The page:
View Article and Find Full Text PDF

Download full-text PDF

Source
March 2020

Longitudinal changes in the frequency of mosaic chromosome Y loss in peripheral blood cells of aging men varies profoundly between individuals.

Eur J Hum Genet 2020 03 25;28(3):349-357. Epub 2019 Oct 25.

Department of Immunology, Genetics and Pathology and Science for Life Laboratory, Uppsala University, Uppsala, Sweden.

Mosaic loss of chromosome Y (LOY) is the most common somatic genetic aberration and is associated with increased risk for all-cause mortality, various forms of cancer and Alzheimer's disease, as well as other common human diseases. By tracking LOY frequencies in subjects from which blood samples have been serially collected up to five times during up to 22 years, we observed a pronounced intra-individual variation of changes in the frequency of LOY within individual men over time. We observed that in some individuals the frequency of LOY in blood clearly progressed over time and that in other men, the frequency was constant or showed other types of longitudinal development. The predominant method used for estimating LOY is calculation of the median Log R Ratio of probes located in the male specific part of chromosome Y (mLRRY) from intensity data generated by SNP-arrays, which is difficult to interpret due to its logarithmic and inversed scale. We present here a formula to transform mLRRY-values to percentage of LOY that is a more comprehensible unit. The formula was derived using measurements of LOY from matched samples analysed using SNP-array, whole genome sequencing and a new AMELX/AMELY-based assay for droplet digital PCR. The methods described could be applied for analyses of the vast amount of SNP-array data already generated in the scientific community, allowing further discoveries of LOY associated diseases and outcomes.
View Article and Find Full Text PDF

Download full-text PDF

Source
http://dx.doi.org/10.1038/s41431-019-0533-zDOI Listing
http://www.ncbi.nlm.nih.gov/pmc/articles/PMC7028735PMC
March 2020

Longitudinal cognitive decline in autosomal-dominant Alzheimer's disease varies with mutations in APP and PSEN1 genes.

Neurobiol Aging 2019 10 4;82:40-47. Epub 2019 Jul 4.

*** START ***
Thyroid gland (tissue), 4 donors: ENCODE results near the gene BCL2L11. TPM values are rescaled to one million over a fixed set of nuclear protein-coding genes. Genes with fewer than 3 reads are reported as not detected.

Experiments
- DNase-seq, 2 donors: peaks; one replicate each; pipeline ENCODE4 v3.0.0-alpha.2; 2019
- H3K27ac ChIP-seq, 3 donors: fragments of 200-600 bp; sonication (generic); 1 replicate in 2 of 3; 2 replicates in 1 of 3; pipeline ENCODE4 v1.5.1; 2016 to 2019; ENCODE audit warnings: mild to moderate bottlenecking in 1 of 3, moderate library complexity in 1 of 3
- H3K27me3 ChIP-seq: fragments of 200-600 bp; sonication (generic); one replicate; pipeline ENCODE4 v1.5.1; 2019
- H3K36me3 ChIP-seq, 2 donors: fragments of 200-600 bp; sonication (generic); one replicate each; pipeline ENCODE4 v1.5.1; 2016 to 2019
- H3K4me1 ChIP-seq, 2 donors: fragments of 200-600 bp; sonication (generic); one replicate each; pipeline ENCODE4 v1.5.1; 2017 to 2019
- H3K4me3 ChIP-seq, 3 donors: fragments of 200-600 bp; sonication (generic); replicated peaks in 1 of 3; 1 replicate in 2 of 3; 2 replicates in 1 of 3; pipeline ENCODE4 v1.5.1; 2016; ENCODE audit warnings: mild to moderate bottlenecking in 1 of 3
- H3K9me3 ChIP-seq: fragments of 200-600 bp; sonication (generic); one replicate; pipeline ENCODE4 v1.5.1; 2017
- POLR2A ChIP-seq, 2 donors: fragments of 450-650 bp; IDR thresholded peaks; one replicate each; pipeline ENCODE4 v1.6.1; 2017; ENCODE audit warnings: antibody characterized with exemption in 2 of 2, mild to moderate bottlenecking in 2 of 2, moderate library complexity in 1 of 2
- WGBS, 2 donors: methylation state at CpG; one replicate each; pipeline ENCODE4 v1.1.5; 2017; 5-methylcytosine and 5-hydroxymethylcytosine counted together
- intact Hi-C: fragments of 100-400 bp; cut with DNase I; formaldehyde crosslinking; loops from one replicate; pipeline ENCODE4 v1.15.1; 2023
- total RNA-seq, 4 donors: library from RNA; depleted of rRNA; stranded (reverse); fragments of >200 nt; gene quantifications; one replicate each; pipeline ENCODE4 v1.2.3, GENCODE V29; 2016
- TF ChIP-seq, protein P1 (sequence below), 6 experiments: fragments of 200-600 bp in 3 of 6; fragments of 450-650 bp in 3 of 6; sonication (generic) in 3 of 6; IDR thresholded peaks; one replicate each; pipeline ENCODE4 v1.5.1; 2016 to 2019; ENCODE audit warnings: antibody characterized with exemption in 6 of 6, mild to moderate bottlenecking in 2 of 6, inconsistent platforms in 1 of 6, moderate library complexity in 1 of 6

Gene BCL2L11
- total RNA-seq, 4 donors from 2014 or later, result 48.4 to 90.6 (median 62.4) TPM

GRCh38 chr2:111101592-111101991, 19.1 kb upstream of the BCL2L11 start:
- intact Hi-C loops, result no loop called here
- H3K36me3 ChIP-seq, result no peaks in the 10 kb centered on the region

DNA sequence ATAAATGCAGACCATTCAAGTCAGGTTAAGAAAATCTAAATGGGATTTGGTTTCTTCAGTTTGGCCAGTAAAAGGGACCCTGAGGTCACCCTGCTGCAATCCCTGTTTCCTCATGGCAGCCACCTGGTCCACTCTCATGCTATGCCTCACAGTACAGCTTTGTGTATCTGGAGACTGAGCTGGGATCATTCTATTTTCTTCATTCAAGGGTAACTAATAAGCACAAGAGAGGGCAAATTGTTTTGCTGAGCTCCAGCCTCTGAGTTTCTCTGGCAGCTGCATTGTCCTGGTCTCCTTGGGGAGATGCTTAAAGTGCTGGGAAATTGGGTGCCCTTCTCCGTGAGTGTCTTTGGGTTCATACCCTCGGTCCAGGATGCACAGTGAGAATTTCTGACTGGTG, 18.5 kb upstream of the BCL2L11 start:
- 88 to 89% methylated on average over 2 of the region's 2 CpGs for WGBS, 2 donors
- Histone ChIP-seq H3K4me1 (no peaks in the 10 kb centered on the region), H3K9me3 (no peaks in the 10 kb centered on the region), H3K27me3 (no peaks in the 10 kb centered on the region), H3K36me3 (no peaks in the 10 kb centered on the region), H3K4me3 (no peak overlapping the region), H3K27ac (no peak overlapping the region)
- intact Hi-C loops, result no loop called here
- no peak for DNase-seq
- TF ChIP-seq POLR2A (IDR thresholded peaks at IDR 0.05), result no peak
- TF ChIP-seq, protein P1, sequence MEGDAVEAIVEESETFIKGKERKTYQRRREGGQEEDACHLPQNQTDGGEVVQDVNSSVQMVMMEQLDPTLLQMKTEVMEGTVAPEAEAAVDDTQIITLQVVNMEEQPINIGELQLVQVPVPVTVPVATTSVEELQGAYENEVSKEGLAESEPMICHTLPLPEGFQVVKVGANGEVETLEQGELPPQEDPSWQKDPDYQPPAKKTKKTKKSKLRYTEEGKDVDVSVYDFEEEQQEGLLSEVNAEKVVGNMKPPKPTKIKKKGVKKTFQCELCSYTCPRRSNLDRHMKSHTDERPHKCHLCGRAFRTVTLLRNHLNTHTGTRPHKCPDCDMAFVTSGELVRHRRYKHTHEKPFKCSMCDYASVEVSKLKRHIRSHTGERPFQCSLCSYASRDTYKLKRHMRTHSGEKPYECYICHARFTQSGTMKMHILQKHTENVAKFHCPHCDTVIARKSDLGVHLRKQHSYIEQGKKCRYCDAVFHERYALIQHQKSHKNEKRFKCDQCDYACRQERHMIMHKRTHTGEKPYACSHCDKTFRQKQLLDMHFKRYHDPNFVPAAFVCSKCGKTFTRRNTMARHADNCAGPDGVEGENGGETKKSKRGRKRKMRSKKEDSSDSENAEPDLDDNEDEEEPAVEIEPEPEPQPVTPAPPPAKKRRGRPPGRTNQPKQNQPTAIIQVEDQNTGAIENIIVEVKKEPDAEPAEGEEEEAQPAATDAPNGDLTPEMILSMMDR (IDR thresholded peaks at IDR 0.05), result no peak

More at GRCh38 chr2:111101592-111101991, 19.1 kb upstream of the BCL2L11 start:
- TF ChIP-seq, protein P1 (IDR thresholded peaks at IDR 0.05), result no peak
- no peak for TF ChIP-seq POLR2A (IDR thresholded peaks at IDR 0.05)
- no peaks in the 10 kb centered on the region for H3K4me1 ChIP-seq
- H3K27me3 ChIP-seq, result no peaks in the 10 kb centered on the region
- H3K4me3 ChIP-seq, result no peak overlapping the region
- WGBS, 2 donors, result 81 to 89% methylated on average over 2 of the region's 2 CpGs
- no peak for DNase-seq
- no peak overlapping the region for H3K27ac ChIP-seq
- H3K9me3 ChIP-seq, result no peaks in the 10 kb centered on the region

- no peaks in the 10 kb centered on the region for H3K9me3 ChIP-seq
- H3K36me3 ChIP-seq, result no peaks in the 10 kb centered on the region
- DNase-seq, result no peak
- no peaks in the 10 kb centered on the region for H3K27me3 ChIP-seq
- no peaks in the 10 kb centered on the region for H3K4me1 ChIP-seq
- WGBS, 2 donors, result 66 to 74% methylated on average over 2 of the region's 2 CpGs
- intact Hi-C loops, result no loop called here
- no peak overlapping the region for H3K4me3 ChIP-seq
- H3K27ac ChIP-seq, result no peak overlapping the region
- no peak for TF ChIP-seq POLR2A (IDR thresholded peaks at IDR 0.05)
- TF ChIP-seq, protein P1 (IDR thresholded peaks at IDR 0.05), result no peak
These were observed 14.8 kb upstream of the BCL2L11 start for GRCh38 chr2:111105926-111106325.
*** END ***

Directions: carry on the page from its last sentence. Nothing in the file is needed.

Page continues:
Division of Neurogeriatrics, Department of Neurobiology Care Sciences and Society, Karolinska Institutet, Stockholm, Sweden.

The purpose was to compare longitudinal cognitive changes in APP and PSEN1 gene mutation carriers and noncarriers from four autosomal-dominant Alzheimer's disease (ADAD) families across preclinical and early clinical stages of disease. Carriers (n = 34) with four different mutations (PSEN1, PSEN1, APP, and APP) and noncarriers (n = 41) were followed up longitudinally with repeated cognitive assessments starting many years before the expected clinical onset. The relationship between cognition and years to expected clinical onset, education, age, and type of mutation was analyzed using mixed-effects models. Results showed an education-dependent and time-related cognitive decline with linear and quadratic predictors in mutation carriers. Cognitive decline began close to the expected clinical onset and was relatively rapid afterward in PSEN1 mutation carriers, whereas decline was slower and started earlier than 10 years before expected clinical onset in APP mutation carriers. In noncarriers, the decline was minimal across time in accordance with normal aging. These results suggest that phenotypes for onset and rate of cognitive decline vary with PSEN1 and APP genes, suggesting a behavioral heterogeneity in ADAD.
View Article and Find Full Text PDF

Download full-text PDF

Source
http://dx.doi.org/10.1016/j.neurobiolaging.2019.06.010DOI Listing
October 2019

Aβ and tau prion-like activities decline with longevity in the Alzheimer's disease human brain.

Sci Transl Med 2019 05;11(490)

Institute for Neurodegenerative Diseases, UCSF Weill Institute for Neurosciences, University of California, San Francisco, San Francisco, CA 94158, USA.